This morning I was at a regular monthly committee meeting with colleagues. At the end of the meeting we enjoyed a Christmas lunch of crusty rolls with cold cuts and a Bouche de Noel and squares for dessert. Oh, and eggnog and hot apple cider of course, kindly provided by the committee Chair!
Then came the moment that is also part of a truly Canadian Christmas in the work world; the moment of saying goodbye to people you won't see until after Christmas in a uniquely Canadian way. And no, it isn't, "Goodbye eh?"
It has become politically incorrect to mention the true name of the celebration. Instead, we all fall over our words in an effort to be inoffensive to anyone who might be offended at the word Christmas, and replace the words that want to pop out of our mouths quite naturally, "Merry Christmas;" with a suitably bland farewell, such as, "Happy holidays."
This is so unnatural, that when someone forgot themselves and shouted out, "Merry Christmas," to us on her way out of the door this morning, it was a great relief to shout the forbidden words back to her.
I was in Birmingham, England, in December a couple of years ago. There is a large multicultural population there, and in a similar effort not to offend anyone, a bureaucratic decision had been made to rename Christmas, a "Winter Festival." There was such a public outcry that the decision was reversed. The Muslim population joined in support of the change back, saying that they were not offended by Christmas at all. Imagine going to live in Israel and being offended at the mention of Hanukkah or Rosh Hashanah!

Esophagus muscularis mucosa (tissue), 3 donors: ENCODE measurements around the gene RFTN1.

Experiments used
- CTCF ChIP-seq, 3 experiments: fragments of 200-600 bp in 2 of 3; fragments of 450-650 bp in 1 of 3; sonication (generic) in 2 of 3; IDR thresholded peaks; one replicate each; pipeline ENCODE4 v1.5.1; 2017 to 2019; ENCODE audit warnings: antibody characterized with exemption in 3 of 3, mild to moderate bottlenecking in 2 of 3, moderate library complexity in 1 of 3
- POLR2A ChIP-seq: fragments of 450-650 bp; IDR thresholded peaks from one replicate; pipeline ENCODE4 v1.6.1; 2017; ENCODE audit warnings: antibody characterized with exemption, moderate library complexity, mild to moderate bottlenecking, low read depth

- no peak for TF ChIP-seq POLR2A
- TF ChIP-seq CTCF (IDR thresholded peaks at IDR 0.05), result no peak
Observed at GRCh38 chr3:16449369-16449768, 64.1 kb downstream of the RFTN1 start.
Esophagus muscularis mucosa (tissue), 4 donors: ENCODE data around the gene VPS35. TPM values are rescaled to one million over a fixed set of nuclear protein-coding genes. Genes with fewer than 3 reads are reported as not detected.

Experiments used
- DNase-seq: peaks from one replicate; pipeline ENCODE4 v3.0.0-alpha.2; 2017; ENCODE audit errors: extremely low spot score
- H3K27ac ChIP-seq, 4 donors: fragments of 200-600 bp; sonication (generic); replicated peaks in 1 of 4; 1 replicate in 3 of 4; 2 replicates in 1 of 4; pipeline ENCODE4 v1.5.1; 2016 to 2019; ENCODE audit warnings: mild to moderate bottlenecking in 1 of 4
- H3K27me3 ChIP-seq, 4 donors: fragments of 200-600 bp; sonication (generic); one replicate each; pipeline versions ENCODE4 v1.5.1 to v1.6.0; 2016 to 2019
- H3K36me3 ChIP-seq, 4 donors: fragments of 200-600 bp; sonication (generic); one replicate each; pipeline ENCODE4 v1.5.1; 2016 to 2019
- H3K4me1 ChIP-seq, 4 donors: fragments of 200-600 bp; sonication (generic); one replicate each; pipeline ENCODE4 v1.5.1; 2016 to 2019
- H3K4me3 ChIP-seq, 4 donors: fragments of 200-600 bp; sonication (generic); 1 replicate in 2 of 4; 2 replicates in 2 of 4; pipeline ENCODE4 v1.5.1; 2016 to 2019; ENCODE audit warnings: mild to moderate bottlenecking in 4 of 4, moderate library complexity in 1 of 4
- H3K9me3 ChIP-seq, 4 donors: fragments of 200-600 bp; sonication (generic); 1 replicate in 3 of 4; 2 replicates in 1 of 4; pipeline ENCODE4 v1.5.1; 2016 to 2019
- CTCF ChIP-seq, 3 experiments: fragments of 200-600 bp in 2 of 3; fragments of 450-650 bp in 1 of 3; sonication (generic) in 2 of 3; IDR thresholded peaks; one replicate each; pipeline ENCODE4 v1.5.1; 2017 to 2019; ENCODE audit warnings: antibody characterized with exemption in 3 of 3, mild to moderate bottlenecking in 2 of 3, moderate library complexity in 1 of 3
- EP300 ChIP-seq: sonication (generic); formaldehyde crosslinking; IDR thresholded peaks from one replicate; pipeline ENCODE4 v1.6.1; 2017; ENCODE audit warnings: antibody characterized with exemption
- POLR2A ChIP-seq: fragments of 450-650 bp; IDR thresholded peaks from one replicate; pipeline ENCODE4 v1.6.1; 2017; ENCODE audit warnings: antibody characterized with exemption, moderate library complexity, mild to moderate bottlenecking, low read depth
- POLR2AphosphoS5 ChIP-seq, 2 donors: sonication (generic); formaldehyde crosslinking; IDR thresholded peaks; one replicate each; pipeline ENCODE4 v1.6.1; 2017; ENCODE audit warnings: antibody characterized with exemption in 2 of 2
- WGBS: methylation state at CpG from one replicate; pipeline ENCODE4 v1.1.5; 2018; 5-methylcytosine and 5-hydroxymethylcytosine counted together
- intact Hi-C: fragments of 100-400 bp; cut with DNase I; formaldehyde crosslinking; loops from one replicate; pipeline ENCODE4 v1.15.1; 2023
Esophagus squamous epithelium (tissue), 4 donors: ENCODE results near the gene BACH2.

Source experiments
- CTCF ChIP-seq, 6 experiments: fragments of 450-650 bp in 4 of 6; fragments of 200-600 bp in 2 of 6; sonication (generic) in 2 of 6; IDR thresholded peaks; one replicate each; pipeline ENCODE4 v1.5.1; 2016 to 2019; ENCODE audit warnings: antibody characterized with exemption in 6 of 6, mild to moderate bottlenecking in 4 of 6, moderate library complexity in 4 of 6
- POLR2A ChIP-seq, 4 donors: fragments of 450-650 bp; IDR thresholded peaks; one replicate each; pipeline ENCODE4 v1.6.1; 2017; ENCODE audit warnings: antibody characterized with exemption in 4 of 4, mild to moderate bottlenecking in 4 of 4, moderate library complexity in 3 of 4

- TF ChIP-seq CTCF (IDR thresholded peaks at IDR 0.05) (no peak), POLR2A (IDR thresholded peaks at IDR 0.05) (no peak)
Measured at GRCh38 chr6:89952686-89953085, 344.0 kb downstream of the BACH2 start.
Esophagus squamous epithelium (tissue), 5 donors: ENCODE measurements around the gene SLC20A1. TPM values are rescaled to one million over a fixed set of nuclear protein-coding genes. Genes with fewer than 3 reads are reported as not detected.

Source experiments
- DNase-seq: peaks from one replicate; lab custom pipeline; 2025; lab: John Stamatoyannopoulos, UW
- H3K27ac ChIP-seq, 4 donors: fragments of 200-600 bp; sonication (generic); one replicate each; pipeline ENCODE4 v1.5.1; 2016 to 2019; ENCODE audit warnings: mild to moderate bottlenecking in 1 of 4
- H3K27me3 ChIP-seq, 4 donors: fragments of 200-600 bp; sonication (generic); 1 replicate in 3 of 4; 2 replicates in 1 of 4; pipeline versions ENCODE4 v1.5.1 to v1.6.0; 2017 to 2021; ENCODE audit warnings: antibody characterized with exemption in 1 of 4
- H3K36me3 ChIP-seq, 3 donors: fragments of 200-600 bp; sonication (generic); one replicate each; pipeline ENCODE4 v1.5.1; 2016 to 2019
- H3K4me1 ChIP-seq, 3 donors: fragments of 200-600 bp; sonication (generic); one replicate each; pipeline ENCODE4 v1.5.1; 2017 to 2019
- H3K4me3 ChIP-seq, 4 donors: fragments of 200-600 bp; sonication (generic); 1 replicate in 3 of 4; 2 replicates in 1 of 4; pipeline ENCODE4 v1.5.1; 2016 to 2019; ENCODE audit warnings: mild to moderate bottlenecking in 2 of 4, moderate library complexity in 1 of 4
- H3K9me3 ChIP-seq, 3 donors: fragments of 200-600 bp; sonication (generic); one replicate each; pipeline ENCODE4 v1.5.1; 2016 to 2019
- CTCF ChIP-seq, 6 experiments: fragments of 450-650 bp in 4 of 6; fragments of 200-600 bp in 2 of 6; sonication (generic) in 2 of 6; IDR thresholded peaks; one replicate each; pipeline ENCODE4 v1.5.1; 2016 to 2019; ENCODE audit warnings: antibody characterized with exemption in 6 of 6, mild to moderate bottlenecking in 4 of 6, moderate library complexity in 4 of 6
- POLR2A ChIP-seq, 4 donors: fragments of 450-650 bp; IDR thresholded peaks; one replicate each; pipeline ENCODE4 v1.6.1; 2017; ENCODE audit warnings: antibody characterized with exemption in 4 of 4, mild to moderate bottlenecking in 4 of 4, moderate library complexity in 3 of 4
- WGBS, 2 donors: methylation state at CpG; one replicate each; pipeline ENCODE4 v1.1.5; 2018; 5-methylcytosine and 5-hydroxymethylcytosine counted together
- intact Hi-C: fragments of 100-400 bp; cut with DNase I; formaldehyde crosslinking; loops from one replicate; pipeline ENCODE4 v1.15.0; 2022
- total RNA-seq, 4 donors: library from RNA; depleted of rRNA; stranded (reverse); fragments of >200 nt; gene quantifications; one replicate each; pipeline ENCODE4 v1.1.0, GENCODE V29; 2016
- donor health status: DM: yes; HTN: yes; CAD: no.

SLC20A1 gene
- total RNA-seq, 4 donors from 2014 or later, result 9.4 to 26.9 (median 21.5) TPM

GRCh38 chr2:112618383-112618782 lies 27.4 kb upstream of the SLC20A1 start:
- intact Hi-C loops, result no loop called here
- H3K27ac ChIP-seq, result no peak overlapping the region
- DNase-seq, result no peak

I wonder how and when this happened, this blending and "blanding" of the culture. I used to think that Canada prided itself on having a colourful cultural mosaic; but now it seem that we are so very frightened of offending; especially when it comes to anything Christian. The bright shades of difference are being blurred and dulled.
And now those schools that tell the children Christmas story are on the subversive edge. I don't even know if they are supposed to do this.
I wonder what will happen when those who think of these things realize that, "Happy holidays," actually means, "Happy holy days."
"Happy Holy Days," and, if you are brave enough, Merry Christmas!
2 Corinthians 3:17 (New International Version)
17 Now the Lord is the Spirit, and where the Spirit of the Lord is, there is freedom.